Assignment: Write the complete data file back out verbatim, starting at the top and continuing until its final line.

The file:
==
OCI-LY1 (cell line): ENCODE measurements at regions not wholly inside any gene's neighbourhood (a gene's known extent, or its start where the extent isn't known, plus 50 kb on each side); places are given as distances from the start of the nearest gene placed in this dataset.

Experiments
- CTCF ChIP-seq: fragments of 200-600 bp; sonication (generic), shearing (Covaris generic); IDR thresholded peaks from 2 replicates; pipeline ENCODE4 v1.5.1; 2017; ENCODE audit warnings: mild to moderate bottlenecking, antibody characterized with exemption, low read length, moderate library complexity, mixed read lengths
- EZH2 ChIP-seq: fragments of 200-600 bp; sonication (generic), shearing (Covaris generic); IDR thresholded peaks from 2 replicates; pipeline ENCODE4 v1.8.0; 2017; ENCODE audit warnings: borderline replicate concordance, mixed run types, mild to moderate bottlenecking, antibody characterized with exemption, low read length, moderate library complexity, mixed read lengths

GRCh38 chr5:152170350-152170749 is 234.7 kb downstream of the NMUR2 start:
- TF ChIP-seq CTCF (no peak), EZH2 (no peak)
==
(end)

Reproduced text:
OCI-LY1 (cell line): ENCODE measurements at regions not wholly inside any gene's neighbourhood (a gene's known extent, or its start where the extent isn't known, plus 50 kb on each side); places are given as distances from the start of the nearest gene placed in this dataset.

Experiments
- CTCF ChIP-seq: fragments of 200-600 bp; sonication (generic), shearing (Covaris generic); IDR thresholded peaks from 2 replicates; pipeline ENCODE4 v1.5.1; 2017; ENCODE audit warnings: mild to moderate bottlenecking, antibody characterized with exemption, low read length, moderate library complexity, mixed read lengths
- EZH2 ChIP-seq: fragments of 200-600 bp; sonication (generic), shearing (Covaris generic); IDR thresholded peaks from 2 replicates; pipeline ENCODE4 v1.8.0; 2017; ENCODE audit warnings: borderline replicate concordance, mixed run types, mild to moderate bottlenecking, antibody characterized with exemption, low read length, moderate library complexity, mixed read lengths

GRCh38 chr5:152170350-152170749 is 234.7 kb downstream of the NMUR2 start:
- TF ChIP-seq CTCF (no peak), EZH2 (no peak)